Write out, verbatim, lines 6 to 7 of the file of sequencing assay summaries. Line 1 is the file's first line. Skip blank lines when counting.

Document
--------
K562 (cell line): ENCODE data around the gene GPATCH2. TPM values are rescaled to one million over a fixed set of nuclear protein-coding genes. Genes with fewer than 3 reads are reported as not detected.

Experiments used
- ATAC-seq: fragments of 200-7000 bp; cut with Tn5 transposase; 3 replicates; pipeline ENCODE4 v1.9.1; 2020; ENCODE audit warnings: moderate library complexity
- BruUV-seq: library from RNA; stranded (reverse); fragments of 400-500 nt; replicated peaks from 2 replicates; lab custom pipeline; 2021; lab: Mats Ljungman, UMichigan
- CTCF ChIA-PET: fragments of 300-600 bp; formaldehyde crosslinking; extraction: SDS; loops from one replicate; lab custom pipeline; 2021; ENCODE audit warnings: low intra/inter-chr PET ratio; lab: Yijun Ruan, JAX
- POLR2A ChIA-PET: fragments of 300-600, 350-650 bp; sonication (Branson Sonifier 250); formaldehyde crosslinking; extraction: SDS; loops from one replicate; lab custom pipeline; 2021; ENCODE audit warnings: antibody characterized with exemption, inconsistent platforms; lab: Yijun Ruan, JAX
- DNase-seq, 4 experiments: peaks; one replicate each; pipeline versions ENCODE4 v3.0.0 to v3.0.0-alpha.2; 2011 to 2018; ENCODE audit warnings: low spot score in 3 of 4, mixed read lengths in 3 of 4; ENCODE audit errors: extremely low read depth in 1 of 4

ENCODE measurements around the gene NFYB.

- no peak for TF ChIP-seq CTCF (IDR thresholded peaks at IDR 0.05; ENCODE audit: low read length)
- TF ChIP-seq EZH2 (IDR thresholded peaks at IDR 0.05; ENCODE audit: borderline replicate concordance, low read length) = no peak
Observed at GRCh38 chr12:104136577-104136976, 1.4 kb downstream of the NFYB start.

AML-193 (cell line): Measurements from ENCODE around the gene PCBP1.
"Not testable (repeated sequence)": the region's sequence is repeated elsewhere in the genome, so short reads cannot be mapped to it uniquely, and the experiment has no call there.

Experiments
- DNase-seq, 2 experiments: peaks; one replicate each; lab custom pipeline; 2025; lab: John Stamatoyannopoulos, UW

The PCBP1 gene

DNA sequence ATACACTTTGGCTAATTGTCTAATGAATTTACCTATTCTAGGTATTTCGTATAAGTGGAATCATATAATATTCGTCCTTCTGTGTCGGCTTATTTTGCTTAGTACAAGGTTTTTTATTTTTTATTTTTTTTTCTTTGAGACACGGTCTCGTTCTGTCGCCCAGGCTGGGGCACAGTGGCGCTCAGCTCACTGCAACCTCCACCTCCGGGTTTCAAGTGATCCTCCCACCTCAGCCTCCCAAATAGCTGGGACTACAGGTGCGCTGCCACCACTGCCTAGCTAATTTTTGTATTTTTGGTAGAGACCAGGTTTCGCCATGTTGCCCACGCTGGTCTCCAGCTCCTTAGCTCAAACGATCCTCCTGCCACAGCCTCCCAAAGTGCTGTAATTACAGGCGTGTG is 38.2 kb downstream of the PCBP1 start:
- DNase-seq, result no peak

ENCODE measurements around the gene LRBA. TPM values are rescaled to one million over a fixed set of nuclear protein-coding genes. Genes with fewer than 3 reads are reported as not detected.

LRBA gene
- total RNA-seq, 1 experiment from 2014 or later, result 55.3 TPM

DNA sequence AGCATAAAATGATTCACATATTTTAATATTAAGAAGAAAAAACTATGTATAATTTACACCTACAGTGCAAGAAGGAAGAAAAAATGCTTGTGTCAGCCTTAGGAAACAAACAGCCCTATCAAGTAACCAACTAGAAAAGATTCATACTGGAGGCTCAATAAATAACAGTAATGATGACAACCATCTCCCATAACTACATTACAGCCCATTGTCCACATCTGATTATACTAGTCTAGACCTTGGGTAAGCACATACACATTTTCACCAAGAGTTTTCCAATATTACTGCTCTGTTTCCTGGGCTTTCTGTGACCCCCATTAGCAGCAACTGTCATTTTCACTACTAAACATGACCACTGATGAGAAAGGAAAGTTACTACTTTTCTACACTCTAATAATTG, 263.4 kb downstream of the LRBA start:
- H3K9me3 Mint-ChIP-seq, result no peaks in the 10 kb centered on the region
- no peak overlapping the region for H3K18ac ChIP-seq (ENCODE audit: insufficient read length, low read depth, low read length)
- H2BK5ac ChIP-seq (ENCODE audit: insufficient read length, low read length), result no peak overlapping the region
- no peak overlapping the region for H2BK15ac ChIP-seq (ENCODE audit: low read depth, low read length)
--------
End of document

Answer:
- POLR2A ChIA-PET: fragments of 300-600, 350-650 bp; sonication (Branson Sonifier 250); formaldehyde crosslinking; extraction: SDS; loops from one replicate; lab custom pipeline; 2021; ENCODE audit warnings: antibody characterized with exemption, inconsistent platforms; lab: Yijun Ruan, JAX
- DNase-seq, 4 experiments: peaks; one replicate each; pipeline versions ENCODE4 v3.0.0 to v3.0.0-alpha.2; 2011 to 2018; ENCODE audit warnings: low spot score in 3 of 4, mixed read lengths in 3 of 4; ENCODE audit errors: extremely low read depth in 1 of 4